# P(t<X<t+dt)=f(t)dt ?

1. Sep 2, 2011

### rukawakaede

Hi

Could anyone show to me that:

If dt is an infinitely small number, the probability that X is included within the interval (t, t + dt) is equal to f(t) dt ,i.e.
$Pr(t<X<t+dt) = f(t)dt$
where f is the probability density function.

this sentence is from wikipedia but I could not prove this to myself.

Thanks if anyone can help.

2. Sep 2, 2011

### chiro

What are the limits of your integral? You can't really make sense of f(t)dt without some kind of constraint on the upper and lower limits.

3. Sep 2, 2011

### rukawakaede

here dt is an infinitely small number. and i don't think the RHS is an integral.

maybe you can refer to http://en.wikipedia.org/wiki/Probability_density_function#Further_details

the last line of the Further details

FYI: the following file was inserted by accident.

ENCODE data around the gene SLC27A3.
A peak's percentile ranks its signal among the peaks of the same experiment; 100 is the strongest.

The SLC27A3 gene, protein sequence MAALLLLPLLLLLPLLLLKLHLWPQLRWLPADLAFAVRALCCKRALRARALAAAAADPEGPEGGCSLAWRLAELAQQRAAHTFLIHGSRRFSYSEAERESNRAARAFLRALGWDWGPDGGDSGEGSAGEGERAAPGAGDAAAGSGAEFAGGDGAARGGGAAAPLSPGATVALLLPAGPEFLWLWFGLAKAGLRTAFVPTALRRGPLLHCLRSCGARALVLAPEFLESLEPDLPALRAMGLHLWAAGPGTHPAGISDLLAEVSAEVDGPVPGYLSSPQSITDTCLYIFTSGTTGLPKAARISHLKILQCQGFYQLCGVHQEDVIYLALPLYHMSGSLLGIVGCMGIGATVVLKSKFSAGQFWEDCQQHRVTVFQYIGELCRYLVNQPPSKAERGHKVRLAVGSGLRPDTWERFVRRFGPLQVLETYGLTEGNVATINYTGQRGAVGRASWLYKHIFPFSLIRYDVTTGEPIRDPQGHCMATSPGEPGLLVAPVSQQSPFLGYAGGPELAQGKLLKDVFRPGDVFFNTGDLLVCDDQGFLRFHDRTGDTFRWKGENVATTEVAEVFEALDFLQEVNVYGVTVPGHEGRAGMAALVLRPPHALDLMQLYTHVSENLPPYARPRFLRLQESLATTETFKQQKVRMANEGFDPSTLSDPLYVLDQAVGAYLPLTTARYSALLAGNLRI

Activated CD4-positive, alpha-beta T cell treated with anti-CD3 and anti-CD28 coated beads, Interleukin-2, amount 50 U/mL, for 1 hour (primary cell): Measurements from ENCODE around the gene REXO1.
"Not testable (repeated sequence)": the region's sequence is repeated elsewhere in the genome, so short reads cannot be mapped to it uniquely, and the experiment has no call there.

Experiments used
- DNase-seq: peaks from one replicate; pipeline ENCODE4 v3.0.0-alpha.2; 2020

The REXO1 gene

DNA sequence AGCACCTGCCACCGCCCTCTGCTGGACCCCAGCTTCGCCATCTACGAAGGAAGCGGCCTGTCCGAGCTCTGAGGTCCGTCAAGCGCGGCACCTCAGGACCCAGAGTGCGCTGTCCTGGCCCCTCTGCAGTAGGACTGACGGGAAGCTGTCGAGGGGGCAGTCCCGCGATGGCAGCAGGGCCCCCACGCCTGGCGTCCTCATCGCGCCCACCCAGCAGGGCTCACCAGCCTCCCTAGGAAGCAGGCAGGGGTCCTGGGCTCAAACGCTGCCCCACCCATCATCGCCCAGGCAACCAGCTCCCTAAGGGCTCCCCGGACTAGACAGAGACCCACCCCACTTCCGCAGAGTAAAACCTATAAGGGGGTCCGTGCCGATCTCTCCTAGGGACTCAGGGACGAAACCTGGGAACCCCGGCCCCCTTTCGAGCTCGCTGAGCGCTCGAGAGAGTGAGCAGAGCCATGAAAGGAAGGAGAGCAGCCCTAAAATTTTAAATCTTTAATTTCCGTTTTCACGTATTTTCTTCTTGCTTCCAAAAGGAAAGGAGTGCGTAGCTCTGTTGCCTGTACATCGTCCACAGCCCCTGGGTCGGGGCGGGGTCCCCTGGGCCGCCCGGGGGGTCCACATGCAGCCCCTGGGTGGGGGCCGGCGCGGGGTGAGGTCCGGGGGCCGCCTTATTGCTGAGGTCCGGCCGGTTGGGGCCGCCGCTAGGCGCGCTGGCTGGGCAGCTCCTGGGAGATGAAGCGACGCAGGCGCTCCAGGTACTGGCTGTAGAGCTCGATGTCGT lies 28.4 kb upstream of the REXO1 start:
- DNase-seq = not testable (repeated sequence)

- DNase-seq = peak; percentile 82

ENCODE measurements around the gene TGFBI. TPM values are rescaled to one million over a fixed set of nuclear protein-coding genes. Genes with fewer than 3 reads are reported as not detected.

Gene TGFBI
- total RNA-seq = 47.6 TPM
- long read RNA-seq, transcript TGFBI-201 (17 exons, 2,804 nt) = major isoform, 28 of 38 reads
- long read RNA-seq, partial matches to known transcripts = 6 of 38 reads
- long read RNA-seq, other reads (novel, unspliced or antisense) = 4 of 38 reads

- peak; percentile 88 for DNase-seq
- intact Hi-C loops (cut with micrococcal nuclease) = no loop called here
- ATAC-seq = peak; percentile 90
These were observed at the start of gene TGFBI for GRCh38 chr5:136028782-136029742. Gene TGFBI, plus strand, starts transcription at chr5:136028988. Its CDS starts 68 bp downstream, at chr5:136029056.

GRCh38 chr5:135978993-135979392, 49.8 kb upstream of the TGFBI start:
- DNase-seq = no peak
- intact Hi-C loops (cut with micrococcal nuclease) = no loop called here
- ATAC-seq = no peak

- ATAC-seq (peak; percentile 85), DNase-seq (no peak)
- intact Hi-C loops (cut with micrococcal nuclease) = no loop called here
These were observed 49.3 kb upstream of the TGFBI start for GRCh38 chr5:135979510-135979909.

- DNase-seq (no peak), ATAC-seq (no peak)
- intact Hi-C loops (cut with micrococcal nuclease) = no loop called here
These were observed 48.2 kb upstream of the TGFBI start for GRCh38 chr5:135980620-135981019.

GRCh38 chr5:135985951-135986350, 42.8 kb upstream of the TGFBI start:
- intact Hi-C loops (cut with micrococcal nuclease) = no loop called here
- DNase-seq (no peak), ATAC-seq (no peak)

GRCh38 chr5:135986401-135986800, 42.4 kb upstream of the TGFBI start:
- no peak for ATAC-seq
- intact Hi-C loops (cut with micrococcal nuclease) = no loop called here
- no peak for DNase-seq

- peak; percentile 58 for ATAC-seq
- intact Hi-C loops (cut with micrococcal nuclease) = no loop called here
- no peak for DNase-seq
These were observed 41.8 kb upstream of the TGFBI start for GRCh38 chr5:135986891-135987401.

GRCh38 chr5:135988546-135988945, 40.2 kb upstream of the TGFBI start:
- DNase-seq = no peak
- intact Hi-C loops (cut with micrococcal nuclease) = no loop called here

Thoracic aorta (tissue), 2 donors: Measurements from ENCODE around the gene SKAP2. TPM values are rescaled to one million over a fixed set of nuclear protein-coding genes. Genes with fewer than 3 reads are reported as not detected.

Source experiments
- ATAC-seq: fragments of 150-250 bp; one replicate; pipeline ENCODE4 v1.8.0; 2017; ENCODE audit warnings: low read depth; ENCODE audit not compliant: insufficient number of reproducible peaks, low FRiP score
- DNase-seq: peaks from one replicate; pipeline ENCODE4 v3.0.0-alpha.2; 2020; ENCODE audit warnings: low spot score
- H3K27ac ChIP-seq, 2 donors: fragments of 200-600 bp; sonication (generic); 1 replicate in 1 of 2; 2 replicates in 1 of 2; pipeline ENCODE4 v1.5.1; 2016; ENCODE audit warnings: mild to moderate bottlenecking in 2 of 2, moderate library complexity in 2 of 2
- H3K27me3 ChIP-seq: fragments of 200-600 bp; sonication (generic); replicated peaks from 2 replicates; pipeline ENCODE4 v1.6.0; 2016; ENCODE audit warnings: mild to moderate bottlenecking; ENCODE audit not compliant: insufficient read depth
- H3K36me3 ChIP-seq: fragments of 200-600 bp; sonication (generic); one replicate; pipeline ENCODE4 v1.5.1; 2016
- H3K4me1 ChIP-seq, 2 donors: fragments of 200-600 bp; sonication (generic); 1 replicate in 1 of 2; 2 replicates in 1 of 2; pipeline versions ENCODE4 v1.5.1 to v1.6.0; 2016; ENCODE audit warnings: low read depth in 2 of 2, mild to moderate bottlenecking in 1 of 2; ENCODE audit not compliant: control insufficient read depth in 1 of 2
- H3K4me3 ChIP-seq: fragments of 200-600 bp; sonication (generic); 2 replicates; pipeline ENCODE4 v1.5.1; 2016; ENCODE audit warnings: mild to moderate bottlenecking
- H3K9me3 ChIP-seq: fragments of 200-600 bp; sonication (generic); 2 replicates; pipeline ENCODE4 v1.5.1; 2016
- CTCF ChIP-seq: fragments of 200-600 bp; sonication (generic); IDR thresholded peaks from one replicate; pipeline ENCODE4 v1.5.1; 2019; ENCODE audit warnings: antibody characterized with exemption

Last edited: Sep 2, 2011
4. Sep 2, 2011

### HallsofIvy

The probabilty density function, f, is defined by the fact that
$$P(a< x< b)= \int_a^b f(x)dx$$
or, equivalently,
$$P(a< x< a+h)= \int_a^{a+h} f(x)dx$$

What Wikipedia gives is a "differential" form of that.

5. Sep 3, 2011

### rukawakaede

I was trying to work out why
$$\int_a^{a+h} f(x)dx= f(a)h$$
when h infinitely small.

Could you tell me more about why this is true? or could you explain the differential form? I am still not fully understand yet.

6. Sep 3, 2011

### Hurkyl

Staff Emeritus
First off, you almost surely do not mean much of what you said literally. You should spend some time thinking about what you actually meant

Anyways, if by "=" you meant "is approximately" and by "infinitely small" you meant "sufficiently small", it's true because of the mean value theorem and the definition of continuous function.

(P.S. if f is not assumed to be continuous, then the equation above is very false)

7. Sep 3, 2011

### bpet

It's just a (dodgy) method for turning sums into integrals. In the long run it's worthwhile to learn Stieltjes integration so you can write probabilities and expectations as
$$E[g(X)] = \int_R g(x)dF(x)$$
which is valid whether or not the distribution F(x) has a density.